James Gray Defends Joaquin Phoenix Against Accusations of Being ‘Difficult’ on Set

"Some people just roll their eyes at that. But actors need to be protected and loved," Gray said of the actor.
LONDON, UNITED KINGDOM - FEBRUARY 02, 2020: Joaquin Phoenix attends the EE British Academy Film Awards ceremony at the Royal Albert Hall on 02 February, 2020 in London, England.- PHOTOGRAPH BY Wiktor Szymanowicz / Future Publishing (Photo credit should read Wiktor Szymanowicz/Future Publishing via Getty Images)
Joaquin Phoenix
Future Publishing via Getty Imag

For James Gray, there is no black and white when it comes to actors being deemed “difficult” to work with.

While some stars have lists of collaborators they will never work with, Gray defended Best Actor Oscar winner Joaquin Phoenix against his perceived reputation of being a tough artist on set. The “Armageddon Time” director worked with Phoenix on the historical drama “The Immigrant,” also starring Marion Cotillard and Jeremy Renner.

“Why is Joaquin Phoenix ‘difficult’? He’s not difficult. He’s great. He’s ‘difficult’ in the best way. You want that difficult,” Gray told Vulture. “Difficult for me is you don’t show up on time. Or you don’t remember your lines. Or you’re super-argumentative and get in the way of the process. Difficult is not you asking me a lot of questions about the character. That’s not difficult!”

Gray clarified that he does not think Oscar winner Phoenix is difficult “at all,” but that the narrative has shifted due to modern directors not approaching actors as they should during the creative process.

“I don’t think most filmmakers today are steeped in a tradition in which the actor is everything. They’re on the screen, and their emotional honesty is paramount,” Gray said. “So I say to myself and to others, ‘In the end, they have to win the arguments.’ It’s unbelievably difficult to act brilliantly in something.”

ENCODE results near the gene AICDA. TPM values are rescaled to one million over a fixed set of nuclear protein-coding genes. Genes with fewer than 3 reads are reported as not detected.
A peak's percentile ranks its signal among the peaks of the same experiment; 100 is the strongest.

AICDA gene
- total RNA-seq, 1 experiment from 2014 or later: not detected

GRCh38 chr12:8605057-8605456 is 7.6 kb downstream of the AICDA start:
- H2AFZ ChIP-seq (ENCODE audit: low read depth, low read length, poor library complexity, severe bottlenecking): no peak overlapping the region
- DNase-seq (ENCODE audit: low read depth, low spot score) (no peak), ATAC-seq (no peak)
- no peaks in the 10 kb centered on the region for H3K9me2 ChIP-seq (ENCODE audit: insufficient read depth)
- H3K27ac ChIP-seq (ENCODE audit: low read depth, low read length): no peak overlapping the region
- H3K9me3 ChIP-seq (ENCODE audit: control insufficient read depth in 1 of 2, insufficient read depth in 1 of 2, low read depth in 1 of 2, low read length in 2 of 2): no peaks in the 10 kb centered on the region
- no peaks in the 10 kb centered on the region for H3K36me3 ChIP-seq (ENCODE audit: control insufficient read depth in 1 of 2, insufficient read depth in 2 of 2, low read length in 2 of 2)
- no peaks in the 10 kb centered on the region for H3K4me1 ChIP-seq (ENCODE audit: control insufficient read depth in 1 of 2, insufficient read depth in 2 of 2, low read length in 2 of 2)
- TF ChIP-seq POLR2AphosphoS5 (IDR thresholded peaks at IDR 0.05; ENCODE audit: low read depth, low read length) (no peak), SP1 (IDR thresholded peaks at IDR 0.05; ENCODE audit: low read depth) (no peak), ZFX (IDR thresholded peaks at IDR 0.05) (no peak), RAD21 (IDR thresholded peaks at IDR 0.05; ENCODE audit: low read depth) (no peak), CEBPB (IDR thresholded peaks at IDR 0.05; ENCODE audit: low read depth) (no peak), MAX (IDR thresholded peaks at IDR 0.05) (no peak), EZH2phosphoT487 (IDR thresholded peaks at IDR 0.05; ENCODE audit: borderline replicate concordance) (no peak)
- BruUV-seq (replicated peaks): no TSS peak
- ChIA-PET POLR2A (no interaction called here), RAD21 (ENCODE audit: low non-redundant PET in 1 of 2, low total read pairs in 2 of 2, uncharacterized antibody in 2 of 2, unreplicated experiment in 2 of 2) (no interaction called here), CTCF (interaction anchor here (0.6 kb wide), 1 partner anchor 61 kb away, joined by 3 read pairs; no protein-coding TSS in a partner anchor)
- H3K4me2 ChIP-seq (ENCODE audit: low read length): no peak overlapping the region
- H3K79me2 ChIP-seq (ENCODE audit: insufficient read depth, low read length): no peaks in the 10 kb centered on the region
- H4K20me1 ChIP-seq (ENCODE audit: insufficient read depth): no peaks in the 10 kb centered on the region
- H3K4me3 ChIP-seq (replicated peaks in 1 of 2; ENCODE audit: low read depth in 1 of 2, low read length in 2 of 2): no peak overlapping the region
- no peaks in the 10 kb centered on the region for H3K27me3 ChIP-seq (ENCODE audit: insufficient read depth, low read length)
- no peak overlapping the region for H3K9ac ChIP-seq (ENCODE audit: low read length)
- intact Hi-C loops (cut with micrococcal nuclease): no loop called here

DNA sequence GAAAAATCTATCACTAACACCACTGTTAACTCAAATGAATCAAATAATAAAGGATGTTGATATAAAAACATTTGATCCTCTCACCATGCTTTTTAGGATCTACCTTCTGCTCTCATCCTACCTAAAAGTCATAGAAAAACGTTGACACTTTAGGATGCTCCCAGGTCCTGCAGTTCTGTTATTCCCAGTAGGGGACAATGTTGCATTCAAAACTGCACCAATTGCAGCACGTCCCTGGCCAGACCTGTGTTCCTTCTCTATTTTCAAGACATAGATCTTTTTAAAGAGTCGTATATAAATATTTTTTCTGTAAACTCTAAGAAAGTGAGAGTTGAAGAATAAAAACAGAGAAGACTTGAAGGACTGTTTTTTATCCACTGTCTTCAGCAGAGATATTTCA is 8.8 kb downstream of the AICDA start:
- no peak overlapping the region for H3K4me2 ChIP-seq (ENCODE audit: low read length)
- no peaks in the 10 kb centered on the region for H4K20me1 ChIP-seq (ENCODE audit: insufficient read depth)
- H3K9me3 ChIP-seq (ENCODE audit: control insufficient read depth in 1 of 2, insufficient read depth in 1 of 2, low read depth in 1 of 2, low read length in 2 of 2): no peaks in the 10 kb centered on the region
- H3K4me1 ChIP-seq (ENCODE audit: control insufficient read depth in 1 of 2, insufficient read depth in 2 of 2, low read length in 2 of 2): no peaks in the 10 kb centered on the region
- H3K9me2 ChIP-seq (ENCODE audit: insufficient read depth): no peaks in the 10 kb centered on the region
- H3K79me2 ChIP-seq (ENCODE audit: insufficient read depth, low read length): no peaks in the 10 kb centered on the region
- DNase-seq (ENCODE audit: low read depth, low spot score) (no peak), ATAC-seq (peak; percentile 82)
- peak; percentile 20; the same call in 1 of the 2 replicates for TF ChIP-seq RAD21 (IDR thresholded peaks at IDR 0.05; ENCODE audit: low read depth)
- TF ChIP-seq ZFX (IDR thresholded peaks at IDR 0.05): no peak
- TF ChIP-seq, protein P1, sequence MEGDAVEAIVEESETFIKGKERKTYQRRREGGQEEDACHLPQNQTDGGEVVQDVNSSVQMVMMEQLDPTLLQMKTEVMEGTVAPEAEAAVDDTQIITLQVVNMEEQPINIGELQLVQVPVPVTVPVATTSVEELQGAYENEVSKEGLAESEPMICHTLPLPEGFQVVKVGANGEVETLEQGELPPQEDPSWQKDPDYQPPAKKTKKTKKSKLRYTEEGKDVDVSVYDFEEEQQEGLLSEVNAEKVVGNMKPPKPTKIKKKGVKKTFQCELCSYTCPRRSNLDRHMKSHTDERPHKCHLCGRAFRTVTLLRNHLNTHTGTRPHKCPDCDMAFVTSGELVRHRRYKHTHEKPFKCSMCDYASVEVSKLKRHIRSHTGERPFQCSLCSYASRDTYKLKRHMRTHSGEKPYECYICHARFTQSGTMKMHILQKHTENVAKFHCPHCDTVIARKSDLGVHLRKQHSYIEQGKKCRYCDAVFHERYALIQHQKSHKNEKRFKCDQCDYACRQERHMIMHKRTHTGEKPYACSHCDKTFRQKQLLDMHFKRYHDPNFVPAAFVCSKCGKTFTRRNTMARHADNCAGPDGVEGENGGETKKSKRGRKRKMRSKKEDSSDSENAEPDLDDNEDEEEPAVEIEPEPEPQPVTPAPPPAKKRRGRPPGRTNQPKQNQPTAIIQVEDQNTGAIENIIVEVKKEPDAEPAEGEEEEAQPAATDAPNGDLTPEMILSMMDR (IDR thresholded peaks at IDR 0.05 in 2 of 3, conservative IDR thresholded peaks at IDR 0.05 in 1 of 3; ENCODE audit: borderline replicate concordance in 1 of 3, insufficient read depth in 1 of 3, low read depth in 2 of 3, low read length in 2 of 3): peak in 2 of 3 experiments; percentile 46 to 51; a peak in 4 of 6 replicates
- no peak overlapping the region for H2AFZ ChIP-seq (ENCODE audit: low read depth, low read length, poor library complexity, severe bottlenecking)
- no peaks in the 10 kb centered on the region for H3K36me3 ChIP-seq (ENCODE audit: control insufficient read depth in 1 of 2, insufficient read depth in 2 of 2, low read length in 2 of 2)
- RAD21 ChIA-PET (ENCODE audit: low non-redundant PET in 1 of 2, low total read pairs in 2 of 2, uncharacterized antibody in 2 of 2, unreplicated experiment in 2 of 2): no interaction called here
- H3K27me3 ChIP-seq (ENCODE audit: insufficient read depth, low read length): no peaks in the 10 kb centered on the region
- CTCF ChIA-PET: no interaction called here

Gray continued, “If I want to be an aeronautical engineer, in high school, there are many things I can learn that will apply to my future major in college and then profession. But with acting, putting on the high-school play has no applicable lessons learned for what it means to be an actor — because putting on the high-school play is about pleasing the moms and the dads in the back row, whereas acting for the cinema, at its best, is almost the opposite of that: ignoring the need to please.”

The “Lost City of Z” director added, “With Joaquin, the ‘difficult’ label comes because he gets very open about his vulnerability and his need to feel safe in a space. Joaquin in table reads, when it’s his turn to speak, he’d say, ‘Bullshit, bullshit, bullshit, my line. Bullshit, bullshit.’ He didn’t want to reveal himself there. You know, some people just roll their eyes at that. But actors need to be protected and loved.”

In fact, Phoenix’s dedicated in-character work in part led to the “single most surprising thing” Gray has “ever seen” on set.

“[It was during] take one of a master shot in ‘The Immigrant,’ when we know that Marion Cotillard has stolen money, and they go back to the tenement. And Joaquin accuses her and says, ‘You stole. I saw you take the money.’ And he called an off-camera actor, Dagmara Dominczyk,” Gray remembered. “In the middle of the take, he just screamed, ‘Belva! Get in here!’ She just walked into the middle of the take, and she actually did something great. When he said, ‘What do you say to her?’ Dagmara went up to Marion and kissed her, which was an incredible choice. I didn’t know it was coming, and she didn’t. We could barely accommodate for it, but I used it. It’s take one.”

Phoenix previously made headlines for his Method approach to faux documentary “I’m Still Here” about his “retirement” from acting and the public eye. The five-time Oscar-nominated actor won the 2020 Academy Award for DC film “The Joker,” spurring upcoming sequel “Joker: Folie à Deux” opposite Lady Gaga.

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